Jay Leno should do a "Jay Walking" segment featuring New York psychiatrists and "Today Show" experts and hosts who did not challenge Taylor's "no OBGYNs" comment.
Everyone in Memphis gets to fire off their best Jeff Foxworthy joke — and several have been excellent.
But when the laughter and outrage and national publicity dies down, poor "Fraser" High School will still be poor Frayser High School, and those however-many pregnant girls will still be there, and Memphis will have to make this into a teachable moment as we prepare for the real possibility of merging two big school systems.
What would you do about Frayser High, which aside from being a magnet school for pregnant girls and young mothers is not all that unlike the majority of Memphis high schools?
According to the Tennessee Report Card, Frayser HS has around 800 students and is 98 percent black and 92 percent "economically disadvantaged." The ACT scores are in the 14-15 range, well below the state average of 20-21. It is not the biggest city high school (that would be Cordova, Whitehaven, and White Station, each with more than 1,900 students) or the smallest (nine high schools have fewer than 600 students). It is not the oldest (Central) or the newest (Douglas).
In Memphis, the chances are better than 90 percent that a black or Hispanic student attends a high school that is 99% or 100% minority and more than 90 percent economically disadvantaged. Only two high schools — White Station and Cordova — come close to matching the demographics of the city as a whole. By Memphis standards, Central High School (1697 students, 67% economically disadvantaged) and Ridgeway High School (1285 students, 73% economically disadvantaged) are diverse even though each of them is 86 percent black.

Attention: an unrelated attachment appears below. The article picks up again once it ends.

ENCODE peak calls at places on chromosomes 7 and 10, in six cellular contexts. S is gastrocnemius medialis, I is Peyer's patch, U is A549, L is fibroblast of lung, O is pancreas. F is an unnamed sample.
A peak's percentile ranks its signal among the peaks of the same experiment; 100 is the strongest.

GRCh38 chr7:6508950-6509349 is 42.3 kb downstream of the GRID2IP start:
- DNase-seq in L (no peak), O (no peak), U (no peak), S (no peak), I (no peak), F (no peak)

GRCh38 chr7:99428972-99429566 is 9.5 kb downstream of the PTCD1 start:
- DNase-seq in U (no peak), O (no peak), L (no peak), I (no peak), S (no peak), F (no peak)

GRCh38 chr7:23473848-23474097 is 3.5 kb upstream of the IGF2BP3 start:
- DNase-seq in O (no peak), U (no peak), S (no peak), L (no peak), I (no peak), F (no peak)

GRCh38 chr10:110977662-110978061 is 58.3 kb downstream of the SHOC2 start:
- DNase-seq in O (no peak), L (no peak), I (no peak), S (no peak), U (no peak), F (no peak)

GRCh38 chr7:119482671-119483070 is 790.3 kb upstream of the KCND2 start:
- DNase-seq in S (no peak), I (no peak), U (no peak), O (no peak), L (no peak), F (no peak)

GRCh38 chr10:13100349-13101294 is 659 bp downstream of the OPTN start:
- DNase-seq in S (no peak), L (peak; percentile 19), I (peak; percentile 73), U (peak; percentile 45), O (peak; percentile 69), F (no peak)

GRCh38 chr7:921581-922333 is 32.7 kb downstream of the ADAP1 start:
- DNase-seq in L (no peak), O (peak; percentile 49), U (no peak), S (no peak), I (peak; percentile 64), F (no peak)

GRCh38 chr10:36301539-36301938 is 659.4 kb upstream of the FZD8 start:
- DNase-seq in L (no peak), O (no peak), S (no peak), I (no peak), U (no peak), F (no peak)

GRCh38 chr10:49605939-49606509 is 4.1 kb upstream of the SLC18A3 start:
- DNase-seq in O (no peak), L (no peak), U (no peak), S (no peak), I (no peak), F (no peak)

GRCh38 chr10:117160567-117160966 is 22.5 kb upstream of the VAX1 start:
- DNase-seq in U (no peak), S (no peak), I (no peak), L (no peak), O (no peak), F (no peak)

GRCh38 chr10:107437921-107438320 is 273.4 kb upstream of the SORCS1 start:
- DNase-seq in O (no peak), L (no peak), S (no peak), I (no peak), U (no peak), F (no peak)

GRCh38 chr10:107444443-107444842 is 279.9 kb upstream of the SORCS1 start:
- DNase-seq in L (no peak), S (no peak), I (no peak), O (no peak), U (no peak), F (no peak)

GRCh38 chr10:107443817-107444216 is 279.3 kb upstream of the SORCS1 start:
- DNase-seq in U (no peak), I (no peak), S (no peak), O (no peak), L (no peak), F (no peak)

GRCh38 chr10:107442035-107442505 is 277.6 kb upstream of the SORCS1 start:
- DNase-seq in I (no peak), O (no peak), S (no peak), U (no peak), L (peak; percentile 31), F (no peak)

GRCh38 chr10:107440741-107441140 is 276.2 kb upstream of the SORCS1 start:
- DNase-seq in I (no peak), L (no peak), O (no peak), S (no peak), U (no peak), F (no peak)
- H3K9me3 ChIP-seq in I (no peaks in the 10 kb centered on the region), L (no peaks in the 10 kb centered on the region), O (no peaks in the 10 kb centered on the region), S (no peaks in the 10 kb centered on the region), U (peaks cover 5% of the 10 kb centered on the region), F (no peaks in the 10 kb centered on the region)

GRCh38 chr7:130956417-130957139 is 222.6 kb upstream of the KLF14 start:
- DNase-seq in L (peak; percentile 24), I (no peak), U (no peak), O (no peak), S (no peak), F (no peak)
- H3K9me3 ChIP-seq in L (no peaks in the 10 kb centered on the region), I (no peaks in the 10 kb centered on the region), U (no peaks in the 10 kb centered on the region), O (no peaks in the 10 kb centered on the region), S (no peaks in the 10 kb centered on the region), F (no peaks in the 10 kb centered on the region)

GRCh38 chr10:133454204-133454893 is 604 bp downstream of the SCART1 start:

In the Shelby County system, only two high schools — Millington and Southwind — look like Memphis high schools. The majority of high schools have student bodies that are mostly white and 10-30% economically disadvantaged.
These are the systems we are proposing to merge into one district. One idea being tossed around is five sub-districts. Easy to say, hard to do. Other than those pregnant girls, nobody is likely to line up to go to Frayser High School, or those nine high schools with fewer than 600 students, or the city elementary schools with fewer than 400 students. Which subdistrict gets Frayser? Which principal gets assigned there? Which idealistic young teachers want to take a shot at it, when charter schools and optional schools and suburban schools beckon?
We can enjoy the light moment and distraction provided by Dr. Janet's slip-up, but the hard stuff and the serious side of her remarks is ahead of us.